​How to…persuade your school to run Arts Award

No matter what size your school is, making the decision to introduce them to Arts Award is not something you should take lightly.

​How to…persuade your school to run Arts Award

If done correctly, it can be taken seriously and you can make a positive addition or change to your school, which benefits yourself and others.

I think 'persuade' is a key word here. Arts Award is by no means controversial, and it's not like your school has any other reason than not knowing about it to not be running it right now. With this in mind, your aim is merely to persuade or encourage, not to force. Make them realise how much it has helped you and how positive it could be for others in the school, and make them realise they are missing out by not offering it to their students.

Now as good as this advice might be, you're probably thinking 'why does this girl think she can give advice like this?'. Simple answer, I did the above, and I made it happen. Towards the end of my time at school, just before my second year of Sixth Form, I took my DT teacher with me to my Head Mistress' office, and told them why they should be running Arts Award.

Here are a few top tips for making your efforts a success:

1. Get a teacher on your side first, preferably a 'creative' one i.e. Art, DT, Drama, Sport, English etc.

It's amazing what power having one teacher on your side can give you. One person to show the Head of the school that they are willing to take this on and make sure it runs can really change a Head's perspective.

2. Go straight to your Headteacher with your 'pitch':

It's important here to realise that the process won't be instantaneous. You'll need to book an appointment with your Head and wait for them to mull over the decision, too. When the time comes, though, know what you want to say and be positive. Take examples of your work with you to show what you have and can achieve and explain why it means what it does to you.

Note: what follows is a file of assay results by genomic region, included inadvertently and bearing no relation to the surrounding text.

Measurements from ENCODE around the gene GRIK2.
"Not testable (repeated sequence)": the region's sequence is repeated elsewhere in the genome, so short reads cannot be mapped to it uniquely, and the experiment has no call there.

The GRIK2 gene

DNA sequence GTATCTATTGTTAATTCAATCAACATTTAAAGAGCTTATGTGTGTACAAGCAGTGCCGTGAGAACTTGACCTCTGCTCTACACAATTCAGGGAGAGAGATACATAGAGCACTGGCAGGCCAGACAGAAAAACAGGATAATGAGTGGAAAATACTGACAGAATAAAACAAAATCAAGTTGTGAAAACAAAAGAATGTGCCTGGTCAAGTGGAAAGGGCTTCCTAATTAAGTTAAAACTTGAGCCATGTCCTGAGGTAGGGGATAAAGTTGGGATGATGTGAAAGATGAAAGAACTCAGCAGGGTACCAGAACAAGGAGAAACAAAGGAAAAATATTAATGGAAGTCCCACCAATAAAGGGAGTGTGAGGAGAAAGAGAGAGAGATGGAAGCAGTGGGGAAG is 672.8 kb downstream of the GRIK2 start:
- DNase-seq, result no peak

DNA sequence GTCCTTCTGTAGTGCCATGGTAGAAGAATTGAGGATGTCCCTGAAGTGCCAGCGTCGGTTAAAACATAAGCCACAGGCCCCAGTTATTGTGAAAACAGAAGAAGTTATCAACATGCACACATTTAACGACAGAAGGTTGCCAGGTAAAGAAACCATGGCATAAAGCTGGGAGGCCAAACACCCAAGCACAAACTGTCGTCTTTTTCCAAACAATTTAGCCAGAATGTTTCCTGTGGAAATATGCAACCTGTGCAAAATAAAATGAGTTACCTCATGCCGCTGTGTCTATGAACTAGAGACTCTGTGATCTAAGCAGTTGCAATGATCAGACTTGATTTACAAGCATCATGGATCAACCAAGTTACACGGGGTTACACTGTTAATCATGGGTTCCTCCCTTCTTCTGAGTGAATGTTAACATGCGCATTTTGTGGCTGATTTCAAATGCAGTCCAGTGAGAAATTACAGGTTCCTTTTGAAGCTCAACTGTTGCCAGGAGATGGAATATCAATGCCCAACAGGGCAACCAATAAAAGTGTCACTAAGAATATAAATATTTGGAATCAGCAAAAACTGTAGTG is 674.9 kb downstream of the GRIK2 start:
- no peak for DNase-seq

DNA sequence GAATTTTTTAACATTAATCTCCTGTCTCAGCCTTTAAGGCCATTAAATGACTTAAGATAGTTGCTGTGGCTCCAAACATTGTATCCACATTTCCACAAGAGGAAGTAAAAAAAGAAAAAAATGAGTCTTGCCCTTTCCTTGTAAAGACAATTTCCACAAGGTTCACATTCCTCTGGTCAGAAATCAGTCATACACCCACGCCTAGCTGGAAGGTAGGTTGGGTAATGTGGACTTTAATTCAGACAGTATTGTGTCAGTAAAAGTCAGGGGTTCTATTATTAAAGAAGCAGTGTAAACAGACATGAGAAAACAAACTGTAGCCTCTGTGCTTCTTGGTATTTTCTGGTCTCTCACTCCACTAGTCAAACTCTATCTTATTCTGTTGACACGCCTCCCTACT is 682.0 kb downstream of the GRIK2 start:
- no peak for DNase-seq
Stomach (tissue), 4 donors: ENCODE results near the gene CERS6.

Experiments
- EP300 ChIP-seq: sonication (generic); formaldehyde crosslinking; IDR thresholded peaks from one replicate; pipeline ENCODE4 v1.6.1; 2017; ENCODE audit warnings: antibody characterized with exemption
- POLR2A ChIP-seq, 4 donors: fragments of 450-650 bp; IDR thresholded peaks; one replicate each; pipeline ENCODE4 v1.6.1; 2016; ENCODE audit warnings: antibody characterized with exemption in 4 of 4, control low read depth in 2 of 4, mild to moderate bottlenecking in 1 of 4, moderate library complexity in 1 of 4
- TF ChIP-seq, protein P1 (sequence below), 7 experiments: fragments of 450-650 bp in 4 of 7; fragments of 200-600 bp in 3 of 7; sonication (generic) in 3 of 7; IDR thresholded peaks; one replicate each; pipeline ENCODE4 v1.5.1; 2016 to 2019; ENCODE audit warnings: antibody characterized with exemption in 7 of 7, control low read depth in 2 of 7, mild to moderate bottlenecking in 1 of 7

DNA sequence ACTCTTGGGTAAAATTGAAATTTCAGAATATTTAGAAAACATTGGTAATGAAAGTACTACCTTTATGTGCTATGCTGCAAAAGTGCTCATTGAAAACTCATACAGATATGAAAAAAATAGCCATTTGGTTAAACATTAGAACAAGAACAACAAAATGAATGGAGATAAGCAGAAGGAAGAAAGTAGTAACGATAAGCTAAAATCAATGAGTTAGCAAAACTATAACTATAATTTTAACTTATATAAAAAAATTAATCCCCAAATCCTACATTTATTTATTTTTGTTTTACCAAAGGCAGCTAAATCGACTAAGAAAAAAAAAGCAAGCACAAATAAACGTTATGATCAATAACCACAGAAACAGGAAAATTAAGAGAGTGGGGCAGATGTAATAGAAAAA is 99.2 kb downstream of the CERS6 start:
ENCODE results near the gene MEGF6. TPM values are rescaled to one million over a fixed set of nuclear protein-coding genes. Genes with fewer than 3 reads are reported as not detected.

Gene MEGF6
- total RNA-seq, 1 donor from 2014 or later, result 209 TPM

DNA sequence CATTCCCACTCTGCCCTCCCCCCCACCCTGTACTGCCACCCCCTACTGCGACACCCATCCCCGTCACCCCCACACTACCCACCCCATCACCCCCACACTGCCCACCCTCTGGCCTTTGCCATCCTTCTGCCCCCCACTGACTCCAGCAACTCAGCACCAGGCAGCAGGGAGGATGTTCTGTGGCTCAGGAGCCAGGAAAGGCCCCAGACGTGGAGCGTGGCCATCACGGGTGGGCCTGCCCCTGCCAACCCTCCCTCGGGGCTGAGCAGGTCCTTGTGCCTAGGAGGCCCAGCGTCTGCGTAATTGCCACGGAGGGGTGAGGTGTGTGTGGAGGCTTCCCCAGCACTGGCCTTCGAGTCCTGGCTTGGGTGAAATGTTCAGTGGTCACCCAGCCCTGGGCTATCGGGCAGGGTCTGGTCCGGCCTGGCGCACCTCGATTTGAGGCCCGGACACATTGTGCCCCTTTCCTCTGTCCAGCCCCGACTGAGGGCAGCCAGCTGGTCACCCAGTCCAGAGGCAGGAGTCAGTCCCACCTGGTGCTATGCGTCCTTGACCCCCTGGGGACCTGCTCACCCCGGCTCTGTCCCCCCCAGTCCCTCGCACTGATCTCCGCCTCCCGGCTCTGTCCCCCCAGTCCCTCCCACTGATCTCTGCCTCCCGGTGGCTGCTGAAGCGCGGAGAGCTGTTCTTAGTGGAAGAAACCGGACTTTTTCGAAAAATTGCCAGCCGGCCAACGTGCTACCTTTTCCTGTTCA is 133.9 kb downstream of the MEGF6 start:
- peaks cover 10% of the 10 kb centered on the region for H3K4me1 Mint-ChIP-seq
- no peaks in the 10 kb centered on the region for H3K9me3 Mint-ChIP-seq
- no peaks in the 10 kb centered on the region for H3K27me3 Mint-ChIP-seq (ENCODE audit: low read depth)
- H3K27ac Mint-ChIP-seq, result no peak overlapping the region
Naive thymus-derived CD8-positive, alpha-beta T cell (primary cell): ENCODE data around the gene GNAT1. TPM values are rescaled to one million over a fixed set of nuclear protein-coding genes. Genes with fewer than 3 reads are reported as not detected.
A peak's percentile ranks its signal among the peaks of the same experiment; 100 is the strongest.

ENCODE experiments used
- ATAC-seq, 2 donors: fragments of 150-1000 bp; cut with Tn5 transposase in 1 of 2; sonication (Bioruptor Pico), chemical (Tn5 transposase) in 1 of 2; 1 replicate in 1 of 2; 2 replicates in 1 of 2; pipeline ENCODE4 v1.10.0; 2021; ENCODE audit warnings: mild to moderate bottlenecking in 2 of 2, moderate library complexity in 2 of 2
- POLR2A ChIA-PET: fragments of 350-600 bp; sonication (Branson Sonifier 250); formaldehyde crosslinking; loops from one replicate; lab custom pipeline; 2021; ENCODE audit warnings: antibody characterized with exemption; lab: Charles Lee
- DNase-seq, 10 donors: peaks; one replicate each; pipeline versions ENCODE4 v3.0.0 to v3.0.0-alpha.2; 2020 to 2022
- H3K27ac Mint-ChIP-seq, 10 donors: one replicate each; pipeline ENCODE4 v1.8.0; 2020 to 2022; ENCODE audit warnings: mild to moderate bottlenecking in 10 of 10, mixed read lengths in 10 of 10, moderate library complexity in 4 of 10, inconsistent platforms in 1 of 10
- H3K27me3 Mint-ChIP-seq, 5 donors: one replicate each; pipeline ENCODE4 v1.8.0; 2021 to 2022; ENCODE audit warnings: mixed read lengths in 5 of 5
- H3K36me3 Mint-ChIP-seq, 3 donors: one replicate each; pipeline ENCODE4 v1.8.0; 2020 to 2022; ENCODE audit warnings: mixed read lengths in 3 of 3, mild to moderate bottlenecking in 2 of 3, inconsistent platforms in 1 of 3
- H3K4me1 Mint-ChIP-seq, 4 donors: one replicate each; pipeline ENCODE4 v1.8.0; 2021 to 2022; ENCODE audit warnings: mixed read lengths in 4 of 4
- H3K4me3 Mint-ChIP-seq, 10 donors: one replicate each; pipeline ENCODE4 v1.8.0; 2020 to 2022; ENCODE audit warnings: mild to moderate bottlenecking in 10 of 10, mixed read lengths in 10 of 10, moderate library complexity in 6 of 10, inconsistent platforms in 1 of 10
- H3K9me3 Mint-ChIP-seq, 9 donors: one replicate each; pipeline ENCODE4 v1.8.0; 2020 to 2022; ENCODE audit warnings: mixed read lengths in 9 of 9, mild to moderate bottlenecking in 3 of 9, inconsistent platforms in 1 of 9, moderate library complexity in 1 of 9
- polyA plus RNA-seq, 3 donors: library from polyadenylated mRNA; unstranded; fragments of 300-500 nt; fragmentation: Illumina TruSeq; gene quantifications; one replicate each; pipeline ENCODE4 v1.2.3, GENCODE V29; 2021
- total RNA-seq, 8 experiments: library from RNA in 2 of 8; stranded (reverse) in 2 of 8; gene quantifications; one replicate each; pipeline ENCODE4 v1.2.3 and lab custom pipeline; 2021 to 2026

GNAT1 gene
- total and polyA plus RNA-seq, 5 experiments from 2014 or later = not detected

3. Show passion and pride:

For a Headteacher, having a student so interested in something they have pursued outside of school is very special. In order to make them feel it's something they need to offer to their students as a whole, you have to show them how much you love it, how independent it makes you, and how proud you are of what you have achieved through it.

4. Make it clear that you would have done it at school if you had the choice:

Knowing it's something you would have taken on as an extra-curricular activity in school if it had been offered is a great comfort for a teacher who doesn't know much about Arts Award. For those of you who did Duke of Edinburgh, the line 'I could have considered this over Duke of Edinburgh' speaks a thousand words. Remember a lot of schools put a lot of emphasis on DofE, so for a student to bring them something they would rather have done has quite a large impact.

They got teachers in Art, DT, Drama, Sport and English at my school to train as Silver advisors and started running Silver in September. I recently found out that they are now planning to run Discover or Explore (maybe both) with the Juniors and may even introduce Bronze at some point.

So, if nothing else, though making this happen isn't like trying to end world hunger, this article is proof that you can make it happen if you want it to, and it is worth it if you can make it happen. Who knows what else you'll be able to make happen?

Header image courtesy of Flickr/InnovationSchool


Jo Nead

Jo Nead Contributor

I am a Hertfordshire based RADA graduate working in Stage Management. I like to knit, cook and travel and I can always be found in or talking about a theatre!

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